Speaking in Council Bluffs, Iowa yesterday, Donald Trump pandered to the overwhelmingly Christian audience in a frightening way: by joking that everyone else should be kicked out.
… Raise your hand, Christian conservatives, everybody.
Raise your hand if you’re not a Christian conservative. I want to see this, right.
Oh, there’s a couple people, that’s all right… I think we’ll keep them, right.
Should we keep them in the room? Yes? I think so.
Besides the idiotic move of asking people in the minority to make themselves known to everyone else — should we put a mark on their doors next? — the very last line there doesn’t negate the ones that came before.
Should we keep them in the room?
What if the crowd screamed “No”?
Why is Trump asking a question for which there’s only one acceptable answer?
What the hell is he even suggesting?
I’ve seen politicians pander to a Christian audience, but I can’t recall a presidential candidate doing it by basically saying, “Fuck everyone else, AM I RIGHT?!”
If Trump was joking, and I’m sure he thought he was, it’s telling that the butts of his “joke” were people who didn’t fit his ideal mold. This time, it was non-Christians. Monday night, it was a woman deemed too heavy for his tastes. Before that, it was Muslim parents who dared to challenge him. The man doesn’t know how to punch in any direction but down.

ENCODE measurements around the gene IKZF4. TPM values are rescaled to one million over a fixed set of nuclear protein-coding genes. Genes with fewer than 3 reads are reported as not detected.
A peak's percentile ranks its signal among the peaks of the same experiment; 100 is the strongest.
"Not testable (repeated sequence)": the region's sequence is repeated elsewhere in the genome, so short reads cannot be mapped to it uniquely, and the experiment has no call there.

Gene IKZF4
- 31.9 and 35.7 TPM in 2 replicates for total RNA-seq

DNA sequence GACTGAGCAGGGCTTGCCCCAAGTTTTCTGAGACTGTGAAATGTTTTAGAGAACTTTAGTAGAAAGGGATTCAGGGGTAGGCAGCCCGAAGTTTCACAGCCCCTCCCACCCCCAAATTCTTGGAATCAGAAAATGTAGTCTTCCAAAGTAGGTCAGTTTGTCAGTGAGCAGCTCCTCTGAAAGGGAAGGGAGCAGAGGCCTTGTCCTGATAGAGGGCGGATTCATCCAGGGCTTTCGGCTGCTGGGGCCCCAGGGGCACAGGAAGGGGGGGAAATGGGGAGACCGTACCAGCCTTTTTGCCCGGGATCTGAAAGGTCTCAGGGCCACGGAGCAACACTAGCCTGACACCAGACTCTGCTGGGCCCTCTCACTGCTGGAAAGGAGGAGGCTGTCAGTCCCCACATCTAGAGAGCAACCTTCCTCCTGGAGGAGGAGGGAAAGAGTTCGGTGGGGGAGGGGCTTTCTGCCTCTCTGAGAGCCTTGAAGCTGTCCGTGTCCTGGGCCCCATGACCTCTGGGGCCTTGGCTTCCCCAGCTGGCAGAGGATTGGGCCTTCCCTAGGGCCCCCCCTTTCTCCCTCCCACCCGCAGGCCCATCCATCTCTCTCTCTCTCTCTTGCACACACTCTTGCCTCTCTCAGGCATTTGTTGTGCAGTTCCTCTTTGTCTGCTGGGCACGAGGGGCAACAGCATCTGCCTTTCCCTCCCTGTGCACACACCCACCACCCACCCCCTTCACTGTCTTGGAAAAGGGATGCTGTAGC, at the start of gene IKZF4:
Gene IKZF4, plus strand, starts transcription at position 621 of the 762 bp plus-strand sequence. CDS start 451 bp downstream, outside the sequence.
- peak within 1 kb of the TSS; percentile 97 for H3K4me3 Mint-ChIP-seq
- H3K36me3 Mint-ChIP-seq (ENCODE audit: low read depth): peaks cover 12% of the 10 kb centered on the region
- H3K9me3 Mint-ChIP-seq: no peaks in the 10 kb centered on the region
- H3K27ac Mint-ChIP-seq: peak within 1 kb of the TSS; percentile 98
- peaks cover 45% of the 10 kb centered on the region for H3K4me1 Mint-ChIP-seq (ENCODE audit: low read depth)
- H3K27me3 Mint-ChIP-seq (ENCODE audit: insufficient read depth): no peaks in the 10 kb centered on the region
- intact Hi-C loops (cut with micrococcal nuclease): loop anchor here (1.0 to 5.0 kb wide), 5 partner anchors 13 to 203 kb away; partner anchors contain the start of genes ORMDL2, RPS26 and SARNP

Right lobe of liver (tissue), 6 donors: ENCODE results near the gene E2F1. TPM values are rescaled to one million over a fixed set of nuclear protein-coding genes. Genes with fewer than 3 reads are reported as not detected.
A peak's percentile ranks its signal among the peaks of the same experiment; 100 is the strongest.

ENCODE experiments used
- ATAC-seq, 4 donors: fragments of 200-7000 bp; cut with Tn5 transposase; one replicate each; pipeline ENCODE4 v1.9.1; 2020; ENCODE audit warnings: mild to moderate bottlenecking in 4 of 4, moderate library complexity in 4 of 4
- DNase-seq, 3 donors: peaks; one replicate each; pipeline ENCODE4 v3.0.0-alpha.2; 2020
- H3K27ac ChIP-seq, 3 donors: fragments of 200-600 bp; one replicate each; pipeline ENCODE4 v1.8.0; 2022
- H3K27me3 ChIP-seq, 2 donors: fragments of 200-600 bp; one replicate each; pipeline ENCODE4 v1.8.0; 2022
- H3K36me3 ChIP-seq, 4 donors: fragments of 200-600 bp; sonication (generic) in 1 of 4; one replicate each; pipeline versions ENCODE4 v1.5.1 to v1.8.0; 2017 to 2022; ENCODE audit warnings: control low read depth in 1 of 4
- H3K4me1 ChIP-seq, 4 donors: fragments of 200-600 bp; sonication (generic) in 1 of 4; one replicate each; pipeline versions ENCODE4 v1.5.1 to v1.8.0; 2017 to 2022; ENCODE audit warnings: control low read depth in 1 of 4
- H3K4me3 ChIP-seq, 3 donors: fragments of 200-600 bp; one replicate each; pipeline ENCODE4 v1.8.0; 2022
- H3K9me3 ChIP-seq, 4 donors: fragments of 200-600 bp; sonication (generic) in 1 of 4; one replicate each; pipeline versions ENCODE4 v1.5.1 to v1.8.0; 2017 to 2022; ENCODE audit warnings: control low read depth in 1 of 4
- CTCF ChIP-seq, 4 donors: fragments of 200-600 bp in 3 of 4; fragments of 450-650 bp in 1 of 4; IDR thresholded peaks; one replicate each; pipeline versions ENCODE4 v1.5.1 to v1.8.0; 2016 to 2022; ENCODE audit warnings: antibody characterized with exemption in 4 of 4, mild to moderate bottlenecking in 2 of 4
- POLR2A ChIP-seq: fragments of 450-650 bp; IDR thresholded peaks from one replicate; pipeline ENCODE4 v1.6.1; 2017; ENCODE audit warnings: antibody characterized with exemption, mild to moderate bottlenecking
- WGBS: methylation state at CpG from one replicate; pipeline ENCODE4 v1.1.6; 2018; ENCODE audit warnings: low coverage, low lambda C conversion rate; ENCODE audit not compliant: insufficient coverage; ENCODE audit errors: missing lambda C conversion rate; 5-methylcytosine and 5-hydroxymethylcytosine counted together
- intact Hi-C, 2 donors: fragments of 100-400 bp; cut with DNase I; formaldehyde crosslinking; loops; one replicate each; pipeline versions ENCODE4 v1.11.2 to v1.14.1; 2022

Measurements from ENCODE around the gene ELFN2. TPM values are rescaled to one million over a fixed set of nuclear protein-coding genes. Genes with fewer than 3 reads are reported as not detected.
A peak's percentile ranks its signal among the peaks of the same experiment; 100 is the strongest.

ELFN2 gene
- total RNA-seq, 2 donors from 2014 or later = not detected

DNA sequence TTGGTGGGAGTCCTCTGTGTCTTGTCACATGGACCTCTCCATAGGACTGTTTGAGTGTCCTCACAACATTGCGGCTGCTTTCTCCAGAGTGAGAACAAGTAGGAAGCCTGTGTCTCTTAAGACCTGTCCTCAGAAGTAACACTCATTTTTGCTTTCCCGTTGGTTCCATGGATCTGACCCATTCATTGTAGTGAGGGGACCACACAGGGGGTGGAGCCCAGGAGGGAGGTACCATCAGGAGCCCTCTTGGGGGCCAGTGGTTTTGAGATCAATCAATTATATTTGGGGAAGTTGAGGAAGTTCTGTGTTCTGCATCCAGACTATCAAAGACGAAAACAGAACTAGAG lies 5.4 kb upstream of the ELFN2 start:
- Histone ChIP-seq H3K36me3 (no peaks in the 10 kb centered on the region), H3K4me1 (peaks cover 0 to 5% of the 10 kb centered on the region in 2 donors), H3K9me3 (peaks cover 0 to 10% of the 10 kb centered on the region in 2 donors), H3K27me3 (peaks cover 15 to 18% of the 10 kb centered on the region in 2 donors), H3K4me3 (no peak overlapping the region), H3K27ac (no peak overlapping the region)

If that’s the man evangelicals want to support, shame on them. If Donald Trump loses the election, we might be able to ignore his insults. But don’t forget the conservative Christians who are enabling him. Not voting for Trump is a one-day affair. Change isn’t going to happen, though, until young Christians walk out of those megachurches and find a new way to worship.